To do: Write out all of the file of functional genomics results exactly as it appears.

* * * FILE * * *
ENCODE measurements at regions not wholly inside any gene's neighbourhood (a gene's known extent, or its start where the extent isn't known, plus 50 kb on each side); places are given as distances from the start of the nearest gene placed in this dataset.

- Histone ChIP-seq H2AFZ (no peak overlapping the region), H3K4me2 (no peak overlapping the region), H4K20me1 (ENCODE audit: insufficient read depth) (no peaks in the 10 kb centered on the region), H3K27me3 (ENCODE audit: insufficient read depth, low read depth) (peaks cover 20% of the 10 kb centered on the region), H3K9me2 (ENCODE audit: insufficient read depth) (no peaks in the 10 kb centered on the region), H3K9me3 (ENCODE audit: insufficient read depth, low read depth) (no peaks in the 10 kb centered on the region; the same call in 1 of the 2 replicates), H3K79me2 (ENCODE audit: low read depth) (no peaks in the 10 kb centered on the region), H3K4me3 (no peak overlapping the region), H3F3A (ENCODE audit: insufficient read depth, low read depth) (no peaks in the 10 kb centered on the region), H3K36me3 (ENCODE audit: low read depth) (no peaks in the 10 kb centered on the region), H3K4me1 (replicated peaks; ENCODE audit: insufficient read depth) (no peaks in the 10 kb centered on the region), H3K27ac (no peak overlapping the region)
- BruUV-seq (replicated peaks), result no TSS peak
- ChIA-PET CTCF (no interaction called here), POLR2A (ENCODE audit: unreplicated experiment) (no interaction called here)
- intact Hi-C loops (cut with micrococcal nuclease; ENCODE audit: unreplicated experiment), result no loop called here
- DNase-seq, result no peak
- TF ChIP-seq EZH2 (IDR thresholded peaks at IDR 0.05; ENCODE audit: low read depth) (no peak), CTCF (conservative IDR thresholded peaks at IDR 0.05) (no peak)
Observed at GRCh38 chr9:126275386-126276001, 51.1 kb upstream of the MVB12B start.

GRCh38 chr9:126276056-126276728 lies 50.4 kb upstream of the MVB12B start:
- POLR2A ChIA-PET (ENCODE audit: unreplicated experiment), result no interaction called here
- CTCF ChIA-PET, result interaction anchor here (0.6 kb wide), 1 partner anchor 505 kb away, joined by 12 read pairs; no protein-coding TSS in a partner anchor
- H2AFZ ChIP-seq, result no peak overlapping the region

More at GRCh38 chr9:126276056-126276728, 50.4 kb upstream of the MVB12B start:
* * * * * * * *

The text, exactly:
ENCODE measurements at regions not wholly inside any gene's neighbourhood (a gene's known extent, or its start where the extent isn't known, plus 50 kb on each side); places are given as distances from the start of the nearest gene placed in this dataset.

- Histone ChIP-seq H2AFZ (no peak overlapping the region), H3K4me2 (no peak overlapping the region), H4K20me1 (ENCODE audit: insufficient read depth) (no peaks in the 10 kb centered on the region), H3K27me3 (ENCODE audit: insufficient read depth, low read depth) (peaks cover 20% of the 10 kb centered on the region), H3K9me2 (ENCODE audit: insufficient read depth) (no peaks in the 10 kb centered on the region), H3K9me3 (ENCODE audit: insufficient read depth, low read depth) (no peaks in the 10 kb centered on the region; the same call in 1 of the 2 replicates), H3K79me2 (ENCODE audit: low read depth) (no peaks in the 10 kb centered on the region), H3K4me3 (no peak overlapping the region), H3F3A (ENCODE audit: insufficient read depth, low read depth) (no peaks in the 10 kb centered on the region), H3K36me3 (ENCODE audit: low read depth) (no peaks in the 10 kb centered on the region), H3K4me1 (replicated peaks; ENCODE audit: insufficient read depth) (no peaks in the 10 kb centered on the region), H3K27ac (no peak overlapping the region)
- BruUV-seq (replicated peaks), result no TSS peak
- ChIA-PET CTCF (no interaction called here), POLR2A (ENCODE audit: unreplicated experiment) (no interaction called here)
- intact Hi-C loops (cut with micrococcal nuclease; ENCODE audit: unreplicated experiment), result no loop called here
- DNase-seq, result no peak
- TF ChIP-seq EZH2 (IDR thresholded peaks at IDR 0.05; ENCODE audit: low read depth) (no peak), CTCF (conservative IDR thresholded peaks at IDR 0.05) (no peak)
Observed at GRCh38 chr9:126275386-126276001, 51.1 kb upstream of the MVB12B start.

GRCh38 chr9:126276056-126276728 lies 50.4 kb upstream of the MVB12B start:
- POLR2A ChIA-PET (ENCODE audit: unreplicated experiment), result no interaction called here
- CTCF ChIA-PET, result interaction anchor here (0.6 kb wide), 1 partner anchor 505 kb away, joined by 12 read pairs; no protein-coding TSS in a partner anchor
- H2AFZ ChIP-seq, result no peak overlapping the region

More at GRCh38 chr9:126276056-126276728, 50.4 kb upstream of the MVB12B start: